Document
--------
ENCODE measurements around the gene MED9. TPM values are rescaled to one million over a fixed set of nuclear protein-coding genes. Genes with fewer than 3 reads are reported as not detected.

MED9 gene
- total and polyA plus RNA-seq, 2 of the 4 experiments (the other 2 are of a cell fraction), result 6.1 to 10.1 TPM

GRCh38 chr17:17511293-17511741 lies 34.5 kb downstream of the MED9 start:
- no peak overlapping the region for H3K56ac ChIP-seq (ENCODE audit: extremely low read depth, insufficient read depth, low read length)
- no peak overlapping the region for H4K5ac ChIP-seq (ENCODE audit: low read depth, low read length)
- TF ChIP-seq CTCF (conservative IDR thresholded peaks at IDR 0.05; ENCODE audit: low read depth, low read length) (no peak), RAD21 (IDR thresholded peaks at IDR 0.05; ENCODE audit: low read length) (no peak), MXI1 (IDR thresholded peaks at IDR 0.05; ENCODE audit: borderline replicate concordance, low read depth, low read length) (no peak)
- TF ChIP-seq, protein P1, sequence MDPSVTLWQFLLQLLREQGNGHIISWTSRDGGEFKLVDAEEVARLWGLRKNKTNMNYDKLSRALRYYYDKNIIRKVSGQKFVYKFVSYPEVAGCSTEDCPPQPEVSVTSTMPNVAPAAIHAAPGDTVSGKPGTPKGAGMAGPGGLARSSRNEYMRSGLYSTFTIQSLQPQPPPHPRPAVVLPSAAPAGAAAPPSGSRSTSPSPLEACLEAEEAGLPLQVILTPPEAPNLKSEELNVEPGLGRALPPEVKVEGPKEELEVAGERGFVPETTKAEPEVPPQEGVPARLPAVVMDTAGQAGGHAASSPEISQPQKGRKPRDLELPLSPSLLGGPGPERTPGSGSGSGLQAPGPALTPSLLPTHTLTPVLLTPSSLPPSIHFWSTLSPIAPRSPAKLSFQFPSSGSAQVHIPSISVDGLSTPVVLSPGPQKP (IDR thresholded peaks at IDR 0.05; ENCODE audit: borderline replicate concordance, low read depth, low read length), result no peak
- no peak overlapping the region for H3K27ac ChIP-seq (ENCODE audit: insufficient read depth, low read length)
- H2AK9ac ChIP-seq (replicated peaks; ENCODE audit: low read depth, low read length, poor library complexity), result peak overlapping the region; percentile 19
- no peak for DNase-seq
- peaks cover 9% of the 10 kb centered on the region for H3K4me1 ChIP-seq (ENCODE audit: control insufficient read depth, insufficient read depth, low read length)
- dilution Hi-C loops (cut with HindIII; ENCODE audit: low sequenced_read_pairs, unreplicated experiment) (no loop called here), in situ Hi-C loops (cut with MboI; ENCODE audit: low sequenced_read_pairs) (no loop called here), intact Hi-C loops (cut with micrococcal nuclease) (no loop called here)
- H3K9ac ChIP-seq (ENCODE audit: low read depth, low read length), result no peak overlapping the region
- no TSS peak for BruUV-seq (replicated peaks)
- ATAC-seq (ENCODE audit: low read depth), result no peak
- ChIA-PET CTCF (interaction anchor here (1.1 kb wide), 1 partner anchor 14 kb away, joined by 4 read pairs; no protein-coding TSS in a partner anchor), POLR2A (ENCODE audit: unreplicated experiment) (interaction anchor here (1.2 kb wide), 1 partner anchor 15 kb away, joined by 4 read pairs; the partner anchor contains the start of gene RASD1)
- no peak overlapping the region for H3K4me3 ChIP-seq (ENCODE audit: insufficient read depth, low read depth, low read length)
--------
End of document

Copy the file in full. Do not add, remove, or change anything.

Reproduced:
ENCODE measurements around the gene MED9. TPM values are rescaled to one million over a fixed set of nuclear protein-coding genes. Genes with fewer than 3 reads are reported as not detected.

MED9 gene
- total and polyA plus RNA-seq, 2 of the 4 experiments (the other 2 are of a cell fraction), result 6.1 to 10.1 TPM

GRCh38 chr17:17511293-17511741 lies 34.5 kb downstream of the MED9 start:
- no peak overlapping the region for H3K56ac ChIP-seq (ENCODE audit: extremely low read depth, insufficient read depth, low read length)
- no peak overlapping the region for H4K5ac ChIP-seq (ENCODE audit: low read depth, low read length)
- TF ChIP-seq CTCF (conservative IDR thresholded peaks at IDR 0.05; ENCODE audit: low read depth, low read length) (no peak), RAD21 (IDR thresholded peaks at IDR 0.05; ENCODE audit: low read length) (no peak), MXI1 (IDR thresholded peaks at IDR 0.05; ENCODE audit: borderline replicate concordance, low read depth, low read length) (no peak)
- TF ChIP-seq, protein P1, sequence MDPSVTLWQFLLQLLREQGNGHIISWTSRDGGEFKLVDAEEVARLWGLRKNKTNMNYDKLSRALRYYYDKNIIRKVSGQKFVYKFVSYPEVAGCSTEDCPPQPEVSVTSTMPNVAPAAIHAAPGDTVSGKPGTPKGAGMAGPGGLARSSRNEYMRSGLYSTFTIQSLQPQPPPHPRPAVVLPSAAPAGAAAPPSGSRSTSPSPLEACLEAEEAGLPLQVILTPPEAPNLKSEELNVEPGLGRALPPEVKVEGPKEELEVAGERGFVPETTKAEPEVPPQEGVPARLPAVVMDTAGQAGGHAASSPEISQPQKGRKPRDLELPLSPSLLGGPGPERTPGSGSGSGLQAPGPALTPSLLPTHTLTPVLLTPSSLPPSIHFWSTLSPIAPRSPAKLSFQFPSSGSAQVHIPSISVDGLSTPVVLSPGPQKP (IDR thresholded peaks at IDR 0.05; ENCODE audit: borderline replicate concordance, low read depth, low read length), result no peak
- no peak overlapping the region for H3K27ac ChIP-seq (ENCODE audit: insufficient read depth, low read length)
- H2AK9ac ChIP-seq (replicated peaks; ENCODE audit: low read depth, low read length, poor library complexity), result peak overlapping the region; percentile 19
- no peak for DNase-seq
- peaks cover 9% of the 10 kb centered on the region for H3K4me1 ChIP-seq (ENCODE audit: control insufficient read depth, insufficient read depth, low read length)
- dilution Hi-C loops (cut with HindIII; ENCODE audit: low sequenced_read_pairs, unreplicated experiment) (no loop called here), in situ Hi-C loops (cut with MboI; ENCODE audit: low sequenced_read_pairs) (no loop called here), intact Hi-C loops (cut with micrococcal nuclease) (no loop called here)
- H3K9ac ChIP-seq (ENCODE audit: low read depth, low read length), result no peak overlapping the region
- no TSS peak for BruUV-seq (replicated peaks)
- ATAC-seq (ENCODE audit: low read depth), result no peak
- ChIA-PET CTCF (interaction anchor here (1.1 kb wide), 1 partner anchor 14 kb away, joined by 4 read pairs; no protein-coding TSS in a partner anchor), POLR2A (ENCODE audit: unreplicated experiment) (interaction anchor here (1.2 kb wide), 1 partner anchor 15 kb away, joined by 4 read pairs; the partner anchor contains the start of gene RASD1)
- no peak overlapping the region for H3K4me3 ChIP-seq (ENCODE audit: insufficient read depth, low read depth, low read length)